The park gets its water from the Gambhir River, which is controlled by a dam. The dam diverts water for agricultural use. The park requires 550 million cubic feet of water each year to maintain normal levels. In 2004, the government diverted water meant for the park to local farmers. Because of this the park was only supplied with 18 million cubic feet of water. The land turned dry and most of the birds relocated to alternative locations with ample water, up to 100 km away from Keoladeo.

This year, an increase in the number of birds remaining in the park has also meant an increase in human visitors. The park is located on nearly 30 square kilometers of wetland, forest and scrubland. Declared a protected sanctuary in 1971, it is one of the most popular natural parks in India. The park is also a UNESCO World Heritage Site.

Keoladeo National Park on Wikipedia
Migratory birds attract huge crowds at Rajasthan’s Keoladeo Park

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49 Dead Birds Found In Indian Bird Sanctuary

Last weekend 49 dead migratory birds were found at the Okhla Bird Sanctuary on the Yamuna River not far from Delhi, India. Forty of the birds were shovellers. The cause of death is not yet known; water contaminated with farm fertilizers is one possible culprit. Read Lalit Kumar’s story Mercury may have caused bird deaths in the Times of India.

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India To Reroute Canal To Save Rare Bird

The first Jerdon’s Courser bird was discovered in central India in about 1848. Sightings thereafter were sporadic and the bird was believed to be extinct since about the turn of the century. In a story more impressive than the current Ivory-Billed Woodpecker phenomenon in the United States, the Jerdon’s Courser was redisovered in Andhra Pradesh in 1986. (The Ivory-Billed was thought extinct for “only” 60 years). This February, the government in Andhra Pradesh will insure that a proposed canal project will avoid the only known habitat of this rare bird. Read the story Decision brings hope for India’s rarest bird at BirdLife International.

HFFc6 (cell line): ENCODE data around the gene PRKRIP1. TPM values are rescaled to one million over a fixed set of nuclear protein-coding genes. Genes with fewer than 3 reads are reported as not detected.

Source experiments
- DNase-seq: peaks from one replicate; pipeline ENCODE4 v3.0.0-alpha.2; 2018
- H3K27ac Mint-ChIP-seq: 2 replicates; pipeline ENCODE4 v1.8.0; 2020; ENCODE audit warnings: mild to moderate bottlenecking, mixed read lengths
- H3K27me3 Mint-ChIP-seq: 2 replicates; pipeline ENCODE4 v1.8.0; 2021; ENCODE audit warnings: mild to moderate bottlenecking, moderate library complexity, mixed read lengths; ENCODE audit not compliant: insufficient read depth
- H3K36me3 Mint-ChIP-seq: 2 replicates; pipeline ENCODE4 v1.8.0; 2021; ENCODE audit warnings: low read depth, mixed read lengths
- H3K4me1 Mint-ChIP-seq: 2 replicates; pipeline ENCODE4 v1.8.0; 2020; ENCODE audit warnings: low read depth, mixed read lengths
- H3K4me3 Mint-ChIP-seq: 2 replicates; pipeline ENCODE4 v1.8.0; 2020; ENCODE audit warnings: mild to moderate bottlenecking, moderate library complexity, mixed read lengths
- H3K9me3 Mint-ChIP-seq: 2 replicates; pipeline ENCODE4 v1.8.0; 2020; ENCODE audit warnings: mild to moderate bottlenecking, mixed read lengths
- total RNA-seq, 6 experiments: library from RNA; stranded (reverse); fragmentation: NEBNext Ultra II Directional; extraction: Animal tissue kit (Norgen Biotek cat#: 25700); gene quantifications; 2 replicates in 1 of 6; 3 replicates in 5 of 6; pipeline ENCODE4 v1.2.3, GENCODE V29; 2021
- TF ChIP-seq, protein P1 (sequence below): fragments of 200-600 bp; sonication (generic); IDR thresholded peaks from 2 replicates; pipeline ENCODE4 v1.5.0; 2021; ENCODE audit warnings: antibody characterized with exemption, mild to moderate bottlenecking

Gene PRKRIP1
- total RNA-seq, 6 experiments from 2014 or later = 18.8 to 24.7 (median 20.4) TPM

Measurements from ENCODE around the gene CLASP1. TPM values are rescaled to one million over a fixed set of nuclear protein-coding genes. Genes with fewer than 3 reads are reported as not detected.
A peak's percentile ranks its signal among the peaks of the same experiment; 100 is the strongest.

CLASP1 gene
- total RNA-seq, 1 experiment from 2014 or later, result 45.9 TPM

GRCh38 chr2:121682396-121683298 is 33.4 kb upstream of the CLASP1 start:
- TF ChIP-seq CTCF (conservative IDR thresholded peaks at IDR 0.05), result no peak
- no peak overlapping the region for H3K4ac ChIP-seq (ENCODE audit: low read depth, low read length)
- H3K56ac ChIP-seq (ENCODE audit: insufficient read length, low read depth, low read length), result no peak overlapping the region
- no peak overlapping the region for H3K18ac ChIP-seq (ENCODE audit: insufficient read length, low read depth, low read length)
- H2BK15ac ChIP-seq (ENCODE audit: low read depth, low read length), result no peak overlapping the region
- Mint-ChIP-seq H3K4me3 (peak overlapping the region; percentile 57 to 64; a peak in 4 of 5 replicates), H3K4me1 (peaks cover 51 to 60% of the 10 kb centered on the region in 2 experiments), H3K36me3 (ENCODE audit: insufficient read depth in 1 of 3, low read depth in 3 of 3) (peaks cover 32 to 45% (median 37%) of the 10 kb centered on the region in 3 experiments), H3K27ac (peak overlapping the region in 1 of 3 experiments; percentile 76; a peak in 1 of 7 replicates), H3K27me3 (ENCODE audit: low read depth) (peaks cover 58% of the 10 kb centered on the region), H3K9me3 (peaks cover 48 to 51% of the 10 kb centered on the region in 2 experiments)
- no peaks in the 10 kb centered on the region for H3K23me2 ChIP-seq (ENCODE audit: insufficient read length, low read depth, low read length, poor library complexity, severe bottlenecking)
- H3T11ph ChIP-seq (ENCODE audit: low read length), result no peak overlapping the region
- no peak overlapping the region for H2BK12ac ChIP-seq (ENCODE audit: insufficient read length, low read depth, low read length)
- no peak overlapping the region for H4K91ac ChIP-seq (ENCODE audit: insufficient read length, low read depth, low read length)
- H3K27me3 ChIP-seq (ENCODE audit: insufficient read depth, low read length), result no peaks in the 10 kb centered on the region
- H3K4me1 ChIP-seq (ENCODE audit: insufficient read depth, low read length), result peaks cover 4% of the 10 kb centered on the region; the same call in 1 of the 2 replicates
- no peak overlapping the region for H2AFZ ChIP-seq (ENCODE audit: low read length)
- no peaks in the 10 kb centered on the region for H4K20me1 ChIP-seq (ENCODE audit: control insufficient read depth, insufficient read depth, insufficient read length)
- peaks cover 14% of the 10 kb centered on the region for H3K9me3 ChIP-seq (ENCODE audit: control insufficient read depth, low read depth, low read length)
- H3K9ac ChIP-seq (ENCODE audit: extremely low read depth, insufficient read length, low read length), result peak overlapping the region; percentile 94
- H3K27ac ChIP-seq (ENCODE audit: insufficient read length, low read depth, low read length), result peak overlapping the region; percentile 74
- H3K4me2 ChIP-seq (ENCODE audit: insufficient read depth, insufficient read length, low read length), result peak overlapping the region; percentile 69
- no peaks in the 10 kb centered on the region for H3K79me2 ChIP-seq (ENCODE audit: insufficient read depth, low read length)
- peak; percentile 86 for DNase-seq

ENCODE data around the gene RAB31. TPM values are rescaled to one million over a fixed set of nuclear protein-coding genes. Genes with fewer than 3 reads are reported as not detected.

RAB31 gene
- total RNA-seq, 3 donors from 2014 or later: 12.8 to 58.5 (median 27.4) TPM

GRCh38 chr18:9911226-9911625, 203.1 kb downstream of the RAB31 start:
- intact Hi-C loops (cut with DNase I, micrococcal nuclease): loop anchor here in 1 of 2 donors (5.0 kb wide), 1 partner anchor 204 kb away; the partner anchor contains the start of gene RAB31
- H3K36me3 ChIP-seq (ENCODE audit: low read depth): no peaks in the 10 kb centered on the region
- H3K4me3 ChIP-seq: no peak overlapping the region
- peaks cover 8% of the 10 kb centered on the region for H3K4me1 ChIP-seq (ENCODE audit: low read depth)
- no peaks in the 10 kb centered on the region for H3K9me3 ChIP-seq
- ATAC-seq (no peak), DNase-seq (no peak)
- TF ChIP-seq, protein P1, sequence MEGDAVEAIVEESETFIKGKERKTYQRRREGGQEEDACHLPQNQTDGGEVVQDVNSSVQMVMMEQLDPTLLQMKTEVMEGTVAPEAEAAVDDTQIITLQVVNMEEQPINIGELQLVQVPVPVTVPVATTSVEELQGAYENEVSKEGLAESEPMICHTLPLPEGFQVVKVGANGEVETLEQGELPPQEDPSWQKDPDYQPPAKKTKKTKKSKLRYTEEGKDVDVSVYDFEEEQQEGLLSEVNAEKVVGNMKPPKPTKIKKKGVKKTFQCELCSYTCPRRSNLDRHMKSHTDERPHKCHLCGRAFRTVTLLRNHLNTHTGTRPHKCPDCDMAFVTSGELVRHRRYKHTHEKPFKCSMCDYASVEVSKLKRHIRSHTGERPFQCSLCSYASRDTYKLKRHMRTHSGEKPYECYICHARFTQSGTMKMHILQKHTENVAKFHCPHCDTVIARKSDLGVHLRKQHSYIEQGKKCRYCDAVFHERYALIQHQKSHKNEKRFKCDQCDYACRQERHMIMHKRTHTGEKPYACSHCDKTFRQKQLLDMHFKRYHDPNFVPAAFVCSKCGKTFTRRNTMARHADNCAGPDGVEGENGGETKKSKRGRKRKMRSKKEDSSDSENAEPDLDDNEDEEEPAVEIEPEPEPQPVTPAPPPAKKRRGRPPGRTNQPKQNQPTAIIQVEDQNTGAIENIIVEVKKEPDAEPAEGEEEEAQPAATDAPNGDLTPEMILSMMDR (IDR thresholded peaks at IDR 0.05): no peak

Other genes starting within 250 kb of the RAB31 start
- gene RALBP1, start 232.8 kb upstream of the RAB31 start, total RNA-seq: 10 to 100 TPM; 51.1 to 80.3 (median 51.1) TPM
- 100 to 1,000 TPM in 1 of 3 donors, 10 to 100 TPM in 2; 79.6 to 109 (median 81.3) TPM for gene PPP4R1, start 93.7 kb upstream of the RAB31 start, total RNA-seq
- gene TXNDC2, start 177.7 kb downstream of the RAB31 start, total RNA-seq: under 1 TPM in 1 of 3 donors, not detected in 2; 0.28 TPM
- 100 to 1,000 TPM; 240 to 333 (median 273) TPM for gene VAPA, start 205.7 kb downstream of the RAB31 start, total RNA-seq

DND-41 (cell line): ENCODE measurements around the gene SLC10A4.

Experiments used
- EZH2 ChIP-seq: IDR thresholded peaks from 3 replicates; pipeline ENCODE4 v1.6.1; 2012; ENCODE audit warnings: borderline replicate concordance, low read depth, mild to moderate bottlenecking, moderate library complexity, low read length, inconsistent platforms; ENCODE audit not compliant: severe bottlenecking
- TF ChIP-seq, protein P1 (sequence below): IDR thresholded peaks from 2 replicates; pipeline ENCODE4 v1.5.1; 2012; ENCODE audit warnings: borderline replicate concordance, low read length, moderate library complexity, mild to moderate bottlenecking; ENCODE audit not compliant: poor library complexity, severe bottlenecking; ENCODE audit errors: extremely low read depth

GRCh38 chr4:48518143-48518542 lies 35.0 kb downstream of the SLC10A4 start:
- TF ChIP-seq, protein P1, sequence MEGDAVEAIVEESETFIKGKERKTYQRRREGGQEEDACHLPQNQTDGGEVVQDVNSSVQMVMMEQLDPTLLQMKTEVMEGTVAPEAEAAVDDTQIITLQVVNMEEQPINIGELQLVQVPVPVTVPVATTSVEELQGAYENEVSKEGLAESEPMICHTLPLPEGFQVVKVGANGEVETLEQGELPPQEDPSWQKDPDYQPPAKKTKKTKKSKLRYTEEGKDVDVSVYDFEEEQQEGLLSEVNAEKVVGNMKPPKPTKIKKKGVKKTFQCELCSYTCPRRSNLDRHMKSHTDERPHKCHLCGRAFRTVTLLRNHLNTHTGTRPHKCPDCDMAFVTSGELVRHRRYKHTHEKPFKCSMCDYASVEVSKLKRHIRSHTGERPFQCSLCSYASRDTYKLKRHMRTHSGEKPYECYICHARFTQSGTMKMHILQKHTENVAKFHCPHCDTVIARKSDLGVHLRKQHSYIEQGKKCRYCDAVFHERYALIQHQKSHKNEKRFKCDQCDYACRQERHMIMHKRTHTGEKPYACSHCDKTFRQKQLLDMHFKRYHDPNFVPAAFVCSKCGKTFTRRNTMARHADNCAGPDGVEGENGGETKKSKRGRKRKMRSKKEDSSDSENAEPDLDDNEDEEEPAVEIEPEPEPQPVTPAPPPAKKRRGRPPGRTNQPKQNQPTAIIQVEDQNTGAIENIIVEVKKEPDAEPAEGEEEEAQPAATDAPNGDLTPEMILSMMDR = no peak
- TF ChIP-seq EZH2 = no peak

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Indian Native Among Top-Seen Birds In Britain

The parakeet (psittacula krameri), native of India, is now the 20th-most-spotted bird in Britain. In some areas of London, the bird is in the top 10 most spotted. The current population of 13,000 birds is estimated to approach 50,000 by the year 2010. Read the story Indian Bird Among Top-Seen Birds In Britain at, but bear in mind that the RSPB is the Royal Society for the Protection of Birds, not the Prevention of Birds as mentioned in the article!

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India Bird Sanctuary: Rickshaw Drivers Trained As Guides

Over 300 species of birds can be found in the Keoladeo Ghana National Park in Bharatpur, India. As no motorized transport is allowed in the park, tourists who don’t wish to walk or cycle themselves can opt for a cycle rickshaw.

The 122 cycle rickshaw drivers from the rural surroundings of Bharatpur received a three-month training on bird identification from the World Wildlife Fund, making them not only tranport providers but valuable guides. Read one rickshaw driver’s story in Ranjana Narayan’s article for New Kerala, A bird view of a Bharatpur cycle rickshaw driver.